Speaking of audits, it goes without saying that the passive returns offered through Blockchain Alliance’s trading bots constitutes a securities offering.

With Joshua Denne and Blockchain Alliance being based out of the US, this requires registration with the SEC.

A search of the SEC’s publicly available Edgar database reveals neither Blockchain Alliance, Joshua Denne, digieBot Tech, Doug Kyle or Peter Gantner are registered.

digieBOT Tech is mentioned in a 2019 KulaBrands filing but that’s part of the company’s failed IPO attempt. It does not disclose KulaBrands offering securities through its automated trading bot.

Recently we’ve also seen the CFTC go after MLM automated trading bot schemes. Although not as clear cut as securities fraud, failing to register with the CFTC might also trigger commodities fraud violations.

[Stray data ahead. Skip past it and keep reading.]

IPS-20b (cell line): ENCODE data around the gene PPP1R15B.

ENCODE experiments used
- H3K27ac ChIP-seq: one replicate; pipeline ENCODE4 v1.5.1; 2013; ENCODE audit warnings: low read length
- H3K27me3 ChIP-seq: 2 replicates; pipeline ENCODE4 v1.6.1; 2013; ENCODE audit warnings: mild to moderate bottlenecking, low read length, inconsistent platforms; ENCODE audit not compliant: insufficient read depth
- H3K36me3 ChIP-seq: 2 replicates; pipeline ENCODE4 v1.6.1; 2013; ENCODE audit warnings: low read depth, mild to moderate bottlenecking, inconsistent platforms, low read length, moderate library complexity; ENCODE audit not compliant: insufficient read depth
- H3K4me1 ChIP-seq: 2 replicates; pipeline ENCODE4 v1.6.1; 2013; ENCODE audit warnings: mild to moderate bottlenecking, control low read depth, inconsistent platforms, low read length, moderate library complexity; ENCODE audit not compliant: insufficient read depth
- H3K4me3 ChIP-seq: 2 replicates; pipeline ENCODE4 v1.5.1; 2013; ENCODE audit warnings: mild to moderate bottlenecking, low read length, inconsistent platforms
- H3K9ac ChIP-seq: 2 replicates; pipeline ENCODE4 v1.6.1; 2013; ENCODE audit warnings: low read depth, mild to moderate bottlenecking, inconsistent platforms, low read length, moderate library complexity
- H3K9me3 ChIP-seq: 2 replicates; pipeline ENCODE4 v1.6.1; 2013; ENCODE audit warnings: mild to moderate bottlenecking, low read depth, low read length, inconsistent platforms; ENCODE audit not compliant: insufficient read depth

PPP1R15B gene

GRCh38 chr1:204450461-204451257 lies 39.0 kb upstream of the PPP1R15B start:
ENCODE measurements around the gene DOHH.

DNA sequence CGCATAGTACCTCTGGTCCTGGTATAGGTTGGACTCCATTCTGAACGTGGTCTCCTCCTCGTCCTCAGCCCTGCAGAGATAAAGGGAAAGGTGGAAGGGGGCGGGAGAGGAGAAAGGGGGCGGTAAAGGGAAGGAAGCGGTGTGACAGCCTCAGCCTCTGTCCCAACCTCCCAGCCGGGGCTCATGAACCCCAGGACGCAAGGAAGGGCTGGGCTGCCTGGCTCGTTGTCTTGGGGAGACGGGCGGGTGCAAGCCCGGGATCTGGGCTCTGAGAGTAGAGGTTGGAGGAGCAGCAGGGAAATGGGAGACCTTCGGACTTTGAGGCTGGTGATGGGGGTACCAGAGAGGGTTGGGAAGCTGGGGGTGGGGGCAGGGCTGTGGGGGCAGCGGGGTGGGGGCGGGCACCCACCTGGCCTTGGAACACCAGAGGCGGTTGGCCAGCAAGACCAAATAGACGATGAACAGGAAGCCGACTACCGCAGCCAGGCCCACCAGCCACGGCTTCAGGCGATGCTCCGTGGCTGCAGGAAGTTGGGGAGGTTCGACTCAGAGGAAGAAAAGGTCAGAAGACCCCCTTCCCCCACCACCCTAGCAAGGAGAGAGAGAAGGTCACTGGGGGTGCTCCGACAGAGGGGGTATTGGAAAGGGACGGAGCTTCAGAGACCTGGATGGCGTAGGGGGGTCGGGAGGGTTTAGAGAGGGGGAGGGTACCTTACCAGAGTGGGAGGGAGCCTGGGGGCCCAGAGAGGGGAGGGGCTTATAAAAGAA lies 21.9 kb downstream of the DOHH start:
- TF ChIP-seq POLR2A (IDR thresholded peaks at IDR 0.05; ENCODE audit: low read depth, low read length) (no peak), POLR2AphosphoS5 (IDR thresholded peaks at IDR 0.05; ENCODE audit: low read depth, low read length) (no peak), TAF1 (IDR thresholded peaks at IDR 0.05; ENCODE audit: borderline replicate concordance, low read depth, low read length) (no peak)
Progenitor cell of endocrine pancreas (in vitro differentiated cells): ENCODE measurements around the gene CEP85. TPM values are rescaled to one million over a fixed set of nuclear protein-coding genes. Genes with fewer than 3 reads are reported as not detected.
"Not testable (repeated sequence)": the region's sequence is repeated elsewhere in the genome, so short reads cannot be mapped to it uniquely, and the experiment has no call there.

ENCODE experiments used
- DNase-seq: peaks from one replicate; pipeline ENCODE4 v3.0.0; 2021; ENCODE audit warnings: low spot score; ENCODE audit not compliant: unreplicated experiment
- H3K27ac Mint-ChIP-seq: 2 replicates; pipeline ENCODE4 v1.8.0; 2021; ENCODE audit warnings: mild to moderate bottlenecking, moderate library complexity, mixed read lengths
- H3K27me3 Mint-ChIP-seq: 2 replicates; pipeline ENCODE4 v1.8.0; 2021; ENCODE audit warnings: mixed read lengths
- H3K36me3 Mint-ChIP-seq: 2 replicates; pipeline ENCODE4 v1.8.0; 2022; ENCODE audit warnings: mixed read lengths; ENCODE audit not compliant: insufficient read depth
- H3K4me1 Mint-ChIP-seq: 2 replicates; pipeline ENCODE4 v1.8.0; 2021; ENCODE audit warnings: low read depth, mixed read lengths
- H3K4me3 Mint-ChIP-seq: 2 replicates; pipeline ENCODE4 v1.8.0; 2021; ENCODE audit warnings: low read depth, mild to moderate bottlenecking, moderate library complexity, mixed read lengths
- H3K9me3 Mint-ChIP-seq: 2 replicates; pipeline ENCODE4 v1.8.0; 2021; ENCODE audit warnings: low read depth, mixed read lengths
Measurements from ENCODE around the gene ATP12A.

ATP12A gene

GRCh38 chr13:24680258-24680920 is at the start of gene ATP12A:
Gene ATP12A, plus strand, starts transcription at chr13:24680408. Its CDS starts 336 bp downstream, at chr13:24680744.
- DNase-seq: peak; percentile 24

Although the link is currently disabled, I also couldn’t help but notice “staking” in Blockchain Alliance’s website footer:

This potentially opens the door for a “staking” style crypto Ponzi in the future (I didn’t see any mention of one in researching this review).

Attached to Blockchain Alliance’s securities and potential commodities fraud is a pseudo-compliance MLM compensation plan.

Retail and affiliate Blockchain Alliance participates sign up with the same form. The only difference is Blockchain Alliance affiliates click a checkbox.

If this remains the same it goes without saying the company is going to be affiliate-heavy. This will result in Blockchain Alliance furthering their fraud by operating as a pyramid scheme.

Between securities and commodities fraud and passive returns being offered through a five-year old automated trading bot, how Blockchain Alliance ultimately pans out will likely be a repeat of Digital Profit.

Rigged trades in favor of those running the scheme, with everyone else losing out.